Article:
The Patience and Deliverance both reached Jamestown in 1610, just before Lord de la Ware brought another relief fleet with essential food and supplies. Shakespeare may have incorporated stories about the Sea Venture shipwreck into his play "The Tempest," after Patience sailed back to England.
Bermuda is roughly 600 miles offshore from North Carolina, putting it outside the 100-mile limit of islands to be included in Virginia... according to the first two charters. The 1612 Third Charter extended the colonial boundary to include islands up to 300 leagues offshore, so after 1612 Virginia extended up to 1,000 miles eastward in the Atlantic Ocean.
The Bermuda colonization was very successful, but the size of the island limited the potential profits from either agriculture or selling land. The the Virginia Company venture capitalists in London "spun off" their investment. They arranged for James I to issue a separate charter for the island in 1615 and sold the rights to Bermuda to those investors who were most interested, splitting the island from the colony of Virginia.
Virginia, Bermuda, and the Pilgrims on the Mayflower in 1620
When the Mayflower sailed from Plymouth, England in 1620, it was headed to Virginia. At that time, the Hudson River area fell within the boundaries of the colony of Virginia. The famous Pilgrims had arranged for permission to settle within the Virginia boundaries. The ship ended up at Cape Cod, and those on board chose to land there rather than fight storms to sail further south.
The Separatists who had organized the expedition had picked up a set of "Strangers" in London to help pay the cost of the trip. Both groups may have been concerned that a decision to go ashore in an unauthorized area could weaken the legitimacy of leadership in the new settlement. The Mayflower Compact documented how the colonists would govern themselves, and also documented the original destination of the ship that arrived in Massachusetts in 1620:6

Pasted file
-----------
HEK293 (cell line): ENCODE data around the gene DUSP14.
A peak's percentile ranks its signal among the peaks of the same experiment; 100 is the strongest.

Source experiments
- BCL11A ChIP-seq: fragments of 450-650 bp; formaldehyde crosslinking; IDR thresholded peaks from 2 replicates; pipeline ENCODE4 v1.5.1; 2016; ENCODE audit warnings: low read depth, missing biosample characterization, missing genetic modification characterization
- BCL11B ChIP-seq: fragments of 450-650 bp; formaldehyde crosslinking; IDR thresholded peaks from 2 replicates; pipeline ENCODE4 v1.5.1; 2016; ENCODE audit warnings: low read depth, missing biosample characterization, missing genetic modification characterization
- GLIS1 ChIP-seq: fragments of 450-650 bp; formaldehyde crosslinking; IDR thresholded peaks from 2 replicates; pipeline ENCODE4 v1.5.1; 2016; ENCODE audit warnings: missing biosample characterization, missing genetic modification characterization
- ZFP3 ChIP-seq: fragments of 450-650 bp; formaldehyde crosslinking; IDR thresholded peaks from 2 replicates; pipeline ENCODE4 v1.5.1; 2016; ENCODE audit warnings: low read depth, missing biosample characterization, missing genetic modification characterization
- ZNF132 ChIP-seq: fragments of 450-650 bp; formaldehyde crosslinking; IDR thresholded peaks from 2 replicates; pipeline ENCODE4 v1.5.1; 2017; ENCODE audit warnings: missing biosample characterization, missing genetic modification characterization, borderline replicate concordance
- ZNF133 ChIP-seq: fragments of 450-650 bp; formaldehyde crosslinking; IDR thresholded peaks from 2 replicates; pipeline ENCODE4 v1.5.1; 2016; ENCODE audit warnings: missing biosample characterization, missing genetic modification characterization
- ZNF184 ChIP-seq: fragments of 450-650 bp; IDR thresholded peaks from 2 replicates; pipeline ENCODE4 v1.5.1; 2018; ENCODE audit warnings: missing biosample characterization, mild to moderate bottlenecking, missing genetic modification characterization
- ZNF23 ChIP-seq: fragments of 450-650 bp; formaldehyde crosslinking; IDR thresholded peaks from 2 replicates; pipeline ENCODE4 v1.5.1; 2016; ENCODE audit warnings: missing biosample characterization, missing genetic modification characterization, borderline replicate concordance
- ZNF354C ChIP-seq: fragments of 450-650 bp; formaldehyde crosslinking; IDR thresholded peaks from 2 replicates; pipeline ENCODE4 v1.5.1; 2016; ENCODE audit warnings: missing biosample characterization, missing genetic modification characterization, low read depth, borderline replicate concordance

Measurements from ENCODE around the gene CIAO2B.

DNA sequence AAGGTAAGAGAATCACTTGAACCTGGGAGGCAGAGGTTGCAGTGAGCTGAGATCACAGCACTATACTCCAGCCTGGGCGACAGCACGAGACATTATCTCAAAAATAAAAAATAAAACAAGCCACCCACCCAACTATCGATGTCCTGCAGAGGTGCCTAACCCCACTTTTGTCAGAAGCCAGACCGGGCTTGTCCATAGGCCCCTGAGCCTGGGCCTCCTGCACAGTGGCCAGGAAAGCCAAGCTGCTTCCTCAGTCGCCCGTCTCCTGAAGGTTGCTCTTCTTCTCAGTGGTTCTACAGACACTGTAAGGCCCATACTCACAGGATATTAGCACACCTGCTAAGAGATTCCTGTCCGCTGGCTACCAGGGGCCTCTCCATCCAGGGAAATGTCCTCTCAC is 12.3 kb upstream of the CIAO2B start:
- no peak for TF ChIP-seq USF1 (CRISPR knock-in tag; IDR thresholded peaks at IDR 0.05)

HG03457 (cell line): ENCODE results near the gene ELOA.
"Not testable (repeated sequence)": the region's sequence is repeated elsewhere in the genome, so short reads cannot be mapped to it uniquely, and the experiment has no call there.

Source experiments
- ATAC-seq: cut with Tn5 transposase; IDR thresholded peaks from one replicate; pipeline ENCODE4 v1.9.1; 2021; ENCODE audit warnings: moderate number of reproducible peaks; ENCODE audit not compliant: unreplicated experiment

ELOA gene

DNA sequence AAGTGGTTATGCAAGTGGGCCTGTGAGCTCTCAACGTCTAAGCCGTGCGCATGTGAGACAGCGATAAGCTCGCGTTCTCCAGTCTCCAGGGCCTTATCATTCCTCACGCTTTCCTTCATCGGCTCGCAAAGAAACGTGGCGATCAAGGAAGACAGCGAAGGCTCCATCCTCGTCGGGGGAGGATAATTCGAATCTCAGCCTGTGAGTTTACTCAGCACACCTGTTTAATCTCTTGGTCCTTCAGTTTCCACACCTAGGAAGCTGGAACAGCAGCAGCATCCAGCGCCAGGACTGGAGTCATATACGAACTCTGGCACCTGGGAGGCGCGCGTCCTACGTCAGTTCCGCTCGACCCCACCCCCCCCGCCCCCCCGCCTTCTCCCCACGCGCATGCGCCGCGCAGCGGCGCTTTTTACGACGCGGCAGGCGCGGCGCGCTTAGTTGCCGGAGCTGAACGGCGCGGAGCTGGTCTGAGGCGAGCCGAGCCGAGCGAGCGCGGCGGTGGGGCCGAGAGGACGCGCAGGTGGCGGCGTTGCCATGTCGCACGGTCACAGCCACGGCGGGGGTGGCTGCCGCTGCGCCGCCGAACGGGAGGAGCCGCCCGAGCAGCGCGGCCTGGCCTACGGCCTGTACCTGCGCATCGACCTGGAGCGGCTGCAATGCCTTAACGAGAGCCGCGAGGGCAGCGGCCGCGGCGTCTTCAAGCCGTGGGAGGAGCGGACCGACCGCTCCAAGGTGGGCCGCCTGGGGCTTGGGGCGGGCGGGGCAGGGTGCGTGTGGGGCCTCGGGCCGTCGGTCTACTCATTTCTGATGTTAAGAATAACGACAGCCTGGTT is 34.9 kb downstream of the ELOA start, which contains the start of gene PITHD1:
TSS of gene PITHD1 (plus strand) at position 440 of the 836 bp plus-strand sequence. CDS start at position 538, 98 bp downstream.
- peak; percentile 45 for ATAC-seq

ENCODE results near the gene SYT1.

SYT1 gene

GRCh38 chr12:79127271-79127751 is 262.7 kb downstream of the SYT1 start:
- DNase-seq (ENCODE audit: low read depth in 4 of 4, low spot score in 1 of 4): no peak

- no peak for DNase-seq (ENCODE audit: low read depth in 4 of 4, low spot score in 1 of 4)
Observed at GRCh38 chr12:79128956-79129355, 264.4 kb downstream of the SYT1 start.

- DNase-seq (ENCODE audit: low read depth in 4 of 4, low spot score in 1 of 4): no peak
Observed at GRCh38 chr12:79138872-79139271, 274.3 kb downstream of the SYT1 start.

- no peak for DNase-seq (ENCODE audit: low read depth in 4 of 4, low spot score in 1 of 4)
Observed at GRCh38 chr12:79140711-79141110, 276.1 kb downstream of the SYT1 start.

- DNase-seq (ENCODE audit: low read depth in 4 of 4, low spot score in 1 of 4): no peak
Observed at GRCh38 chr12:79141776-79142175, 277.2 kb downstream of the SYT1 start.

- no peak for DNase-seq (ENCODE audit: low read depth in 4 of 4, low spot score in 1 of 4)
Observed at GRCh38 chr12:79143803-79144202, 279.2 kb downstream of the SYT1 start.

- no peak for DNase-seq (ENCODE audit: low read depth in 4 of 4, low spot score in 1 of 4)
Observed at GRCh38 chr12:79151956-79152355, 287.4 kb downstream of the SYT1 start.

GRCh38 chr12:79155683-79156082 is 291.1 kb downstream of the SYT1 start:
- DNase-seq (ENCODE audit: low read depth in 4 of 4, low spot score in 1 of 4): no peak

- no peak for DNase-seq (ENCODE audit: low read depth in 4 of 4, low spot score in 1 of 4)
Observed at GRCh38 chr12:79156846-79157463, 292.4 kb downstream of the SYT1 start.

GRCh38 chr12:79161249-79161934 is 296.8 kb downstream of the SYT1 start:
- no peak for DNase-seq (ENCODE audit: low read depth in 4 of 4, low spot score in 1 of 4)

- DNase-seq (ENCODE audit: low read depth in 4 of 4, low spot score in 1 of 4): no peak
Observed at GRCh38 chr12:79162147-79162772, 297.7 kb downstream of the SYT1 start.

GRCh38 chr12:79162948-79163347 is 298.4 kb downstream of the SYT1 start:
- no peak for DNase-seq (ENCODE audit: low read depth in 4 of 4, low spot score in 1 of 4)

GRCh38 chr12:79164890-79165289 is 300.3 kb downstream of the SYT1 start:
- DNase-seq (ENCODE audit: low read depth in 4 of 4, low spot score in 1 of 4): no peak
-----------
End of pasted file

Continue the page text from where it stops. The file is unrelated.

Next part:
It is possible that the Stephen Hopkins who is known to have been on the Mayflower might be the very same clerk who created confusion regarding the authority of Governor Gates in Bermuda in 1609-10. If so, his earlier experience might have stimulated those who landed outside the boundaries of any authorized colony in 1620 to clarify their approach to representative government, by writing a specific compact...
tip of Cape Cod, first landing spot of the Pilgrims in 1620
(outside the boundaries of the Third Charter, and 13 years after Jamestown was settled)
Those capitalists in England who "adventured" their funds in the Virginia colony received little return on their investment. King James I failed to renew the charter in 1624, making Virginia a royal rather than a proprietary (private) colony. By that decision, King James made the stock in the Virginia Company worthless, the equivalent of declaring the company to be bankrupt. Venture capitalists do not always make a profit on their investments, even when a king grants them free real estate.